In most of the cases, the data you collect at first might be raw; its either incompatible with your model or hinders its performance. That’s when **feature engineering** comes to rescue. It encompasses preprocessing techniques to compile a dataset by **extracting features from raw data. **These techniques have two characteristics in common:

- Preparing the data which is compatible with the model
- Improving the performance of the machine learning algorithm

**Normalization** is one of the many feature engineering techniques that we are going to use. Normalization is the process of converting a range of values, into a standard range of values, typically in the interval [−1, 1] or [0, 1]. It’s not a strict requirement but it improves the speed of learning (e.g. faster convergence in gradient descent) and prevents numerical overflow. Add following code in *init()* functions to normalize all of your features:

# inside init()# put features & outputs in different DataFrames for convenienceY = data.loc[:, 'diagnosis'] # all rows of 'diagnosis'

X = data.iloc[:, 1:] # all rows of column 1 and ahead (features)# normalize the features using MinMaxScalar fromX_normalized = MinMaxScaler().fit_transform(X.values)

# sklearn.preprocessing

X = pd.DataFrame(X_normalized)

We’ll split the dataset into train and test set using the *train_test_split() *function from *sklearn.model_selection*. We need a separate dataset for testing because we need to see how our model will perform on unseen observations. Add this code in *init()*:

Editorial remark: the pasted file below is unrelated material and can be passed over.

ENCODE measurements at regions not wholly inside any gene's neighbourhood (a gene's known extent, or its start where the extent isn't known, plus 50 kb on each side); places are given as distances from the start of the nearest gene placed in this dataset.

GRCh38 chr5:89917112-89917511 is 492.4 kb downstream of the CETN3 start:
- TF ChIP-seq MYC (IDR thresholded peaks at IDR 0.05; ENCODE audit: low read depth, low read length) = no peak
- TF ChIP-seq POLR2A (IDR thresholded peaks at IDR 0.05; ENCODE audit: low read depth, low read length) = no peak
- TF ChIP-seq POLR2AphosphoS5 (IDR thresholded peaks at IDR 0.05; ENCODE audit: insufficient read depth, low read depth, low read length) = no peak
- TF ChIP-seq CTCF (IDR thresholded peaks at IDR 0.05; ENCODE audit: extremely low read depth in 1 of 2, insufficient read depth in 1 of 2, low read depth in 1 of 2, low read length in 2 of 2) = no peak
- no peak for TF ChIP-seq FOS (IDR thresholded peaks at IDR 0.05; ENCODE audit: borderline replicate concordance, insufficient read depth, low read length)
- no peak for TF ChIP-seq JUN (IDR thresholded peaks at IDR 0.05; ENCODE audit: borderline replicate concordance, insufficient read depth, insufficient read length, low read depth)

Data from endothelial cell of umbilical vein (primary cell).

# inside init()# first insert 1 in every row for intercept b

X.insert(loc=len(X.columns), column='intercept', value=1)# test_size is the portion of data that will go into test set

# random_state is the seed used by the random number generator

print("splitting dataset into train and test sets...")

X_train, X_test, y_train, y_test = tts(X, Y, test_size=0.2, random_state=42)

If you are confused about why we added 1 in every row then don’t worry. You will get the answer in the next section.

Also known as the Objective Function. One of the building blocks of every machine learning algorithm, it’s the function we try to *minimize or maximize *to achieve our objective.

**What’s our objective in SVM?** Our objective is to find a hyperplane that separates +ve and -ve examples with the largest margin while keeping the misclassification as low as possible (see Figure 3).

**How do we achieve this objective?** We will minimize the cost/objective function shown below: